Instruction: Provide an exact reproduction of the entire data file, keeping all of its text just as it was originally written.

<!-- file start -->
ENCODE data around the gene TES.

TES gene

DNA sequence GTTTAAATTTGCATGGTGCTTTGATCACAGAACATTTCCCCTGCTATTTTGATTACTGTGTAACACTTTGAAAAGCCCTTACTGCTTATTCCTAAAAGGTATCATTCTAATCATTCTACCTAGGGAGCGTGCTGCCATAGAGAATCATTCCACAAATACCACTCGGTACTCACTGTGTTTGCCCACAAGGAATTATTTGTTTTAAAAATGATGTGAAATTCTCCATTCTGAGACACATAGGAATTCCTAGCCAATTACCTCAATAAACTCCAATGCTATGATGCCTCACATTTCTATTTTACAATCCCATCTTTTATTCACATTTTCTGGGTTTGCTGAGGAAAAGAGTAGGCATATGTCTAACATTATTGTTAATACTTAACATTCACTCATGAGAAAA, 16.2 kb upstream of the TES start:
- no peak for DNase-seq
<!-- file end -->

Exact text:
ENCODE data around the gene TES.

TES gene

DNA sequence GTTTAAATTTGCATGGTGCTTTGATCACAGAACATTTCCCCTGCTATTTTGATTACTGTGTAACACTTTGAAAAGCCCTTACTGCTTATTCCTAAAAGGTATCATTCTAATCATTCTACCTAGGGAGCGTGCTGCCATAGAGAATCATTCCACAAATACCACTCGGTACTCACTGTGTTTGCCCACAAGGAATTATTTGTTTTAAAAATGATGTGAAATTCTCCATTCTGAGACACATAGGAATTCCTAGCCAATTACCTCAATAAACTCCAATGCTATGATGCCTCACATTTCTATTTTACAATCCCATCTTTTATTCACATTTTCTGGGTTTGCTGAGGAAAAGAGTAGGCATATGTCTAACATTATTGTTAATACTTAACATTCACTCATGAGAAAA, 16.2 kb upstream of the TES start:
- no peak for DNase-seq